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on 9 September 2014
It’s the first autobiography of a sportsman I can remember reading in years – the last was probably Lance Armstrong’s It’s Not About The Bike (possibly subtitled "It’s About The Drugs, Actually" after the last few years’ revelations). Similar to Armstrong, Martin isn’t painted to appear like a very likeable person, but there’s a lot more to laugh about here.

Like the great Brewer’s Rogues, Villains & Eccentrics, the index is itself a joy to read, with "paper round, 43" following straight after "orgy, invitation to, 79-80". The ‘orgy’, such as it was, turns out not to be some Roman affair was mass nudity and orgiastic revels, but consists of ‘Dave’ and his girlfriend enjoying themselves while Guy Martin is "sat in the buff, except my socks, on the wheel arch in the back of a Transit van eating a Mars Bar", contentedly watching. The sheer prosaic absurdity (along with the overcapitalisation of Guy’s snack) means it’s not even tawdry, although between Guy Martin and the ever-repeated rumour about Marianne Faithfull, I can’t ever eat a Mars bar again within thinking it’s a bit too erotic, thank you very much.

Then there’s the description of the Ulster race, where Guy lists every corner in incredible detail, pausing at one point to explain that the place called The Hole In The Wall is named thusly because "there’s a wall with a hole in it." Well, I guffawed. I’m not sure if this was intentional, or if Guy was just worried some people wouldn’t be able to distinguish metaphor from reality.

The persona that is projected is of a bluff Northern type, opinionated and sure that he’s right about everything. If he wasn’t racing motorcycles and fixing trucks, he’d be sitting in a pub with a flat cap on, discussing whippets and calling people twats, I assume.

But although he’d be frustrating to have around, it would be interesting. At the three-quarter point of the book, he reveals a diagnosis of Aspergers’, which might go some way to explaining both the fractious relationships he’s had with racing team owners, and his incredible focus in memorising the corners of each race course. He makes a good point near the end that although he’s aware of what might happen, he doesn’t think of the consequences – crashing is a very matter-of-fact thing that you get on with, instead of stressing about. A lot like eating a Mars Bar in the back of a Transit van.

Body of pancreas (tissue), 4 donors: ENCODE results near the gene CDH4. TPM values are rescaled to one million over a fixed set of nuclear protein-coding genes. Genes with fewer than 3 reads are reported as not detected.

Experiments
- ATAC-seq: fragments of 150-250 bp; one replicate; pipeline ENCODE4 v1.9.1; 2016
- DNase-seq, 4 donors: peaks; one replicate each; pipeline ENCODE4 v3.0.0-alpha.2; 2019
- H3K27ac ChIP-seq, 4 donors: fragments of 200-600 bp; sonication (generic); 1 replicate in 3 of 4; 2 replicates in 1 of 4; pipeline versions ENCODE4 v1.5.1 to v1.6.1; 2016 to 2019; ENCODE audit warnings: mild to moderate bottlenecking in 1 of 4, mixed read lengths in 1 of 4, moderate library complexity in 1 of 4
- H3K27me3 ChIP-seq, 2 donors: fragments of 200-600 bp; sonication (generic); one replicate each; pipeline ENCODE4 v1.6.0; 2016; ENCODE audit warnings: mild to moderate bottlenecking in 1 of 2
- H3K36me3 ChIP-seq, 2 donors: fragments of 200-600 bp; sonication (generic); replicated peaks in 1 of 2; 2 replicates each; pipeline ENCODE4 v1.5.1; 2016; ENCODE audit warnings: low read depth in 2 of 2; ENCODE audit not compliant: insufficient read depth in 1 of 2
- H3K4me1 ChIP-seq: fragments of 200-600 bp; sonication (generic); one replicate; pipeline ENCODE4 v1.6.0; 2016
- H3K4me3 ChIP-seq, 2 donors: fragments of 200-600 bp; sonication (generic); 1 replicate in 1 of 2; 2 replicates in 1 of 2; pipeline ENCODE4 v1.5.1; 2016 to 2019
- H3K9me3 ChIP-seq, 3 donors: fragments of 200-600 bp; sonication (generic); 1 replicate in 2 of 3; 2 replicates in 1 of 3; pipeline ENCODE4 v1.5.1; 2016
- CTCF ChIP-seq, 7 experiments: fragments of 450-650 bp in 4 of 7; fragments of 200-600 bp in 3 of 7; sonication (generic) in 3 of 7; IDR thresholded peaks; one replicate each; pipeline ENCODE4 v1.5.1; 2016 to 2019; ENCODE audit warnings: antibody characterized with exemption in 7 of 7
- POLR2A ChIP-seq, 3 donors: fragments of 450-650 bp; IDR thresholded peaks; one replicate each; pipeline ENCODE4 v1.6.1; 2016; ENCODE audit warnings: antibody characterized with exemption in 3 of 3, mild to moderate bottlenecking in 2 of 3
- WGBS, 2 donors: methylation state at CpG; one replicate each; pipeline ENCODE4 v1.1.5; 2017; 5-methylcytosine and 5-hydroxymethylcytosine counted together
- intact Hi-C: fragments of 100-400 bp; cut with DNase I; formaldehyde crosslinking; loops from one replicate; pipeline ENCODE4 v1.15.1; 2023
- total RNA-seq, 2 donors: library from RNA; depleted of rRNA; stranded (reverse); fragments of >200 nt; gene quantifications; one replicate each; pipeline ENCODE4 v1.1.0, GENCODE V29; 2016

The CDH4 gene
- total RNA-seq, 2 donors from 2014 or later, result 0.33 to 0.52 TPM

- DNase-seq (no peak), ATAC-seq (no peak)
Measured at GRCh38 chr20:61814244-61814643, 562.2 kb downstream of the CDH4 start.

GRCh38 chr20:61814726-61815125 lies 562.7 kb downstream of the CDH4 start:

There’s also lots of injuries, whether that’s through crashing a motorcycle at such speed that it explodes, or hitting his mouth on the side of a barge and wrecking all his teeth. This might not be a good book for somebody with a weak stomach, or not while they’re enjoying their elevenses.

Certainly it’s an easy read aside from that, and as Guy isn’t a professional racer, constrained by the PR department of a motorcycle factory, he can be as rude as he likes about people without getting sacked. I galloped through it in a couple of days.

And he almost kills himself and another bloke by over-revving the engine from a Lancaster bomber. Really, what’s not to like?
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on 12 May 2014
Guy is the real deal. Genuine down to earth person who has written an honest and interesting account of his life. he has thrown himself into all sorts over the years - often at great speeds! Worth a read.
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on 1 June 2014
Such a good book and really funny in places. My husband was really chuffed as he likes Guy Martin and really enjoyed it.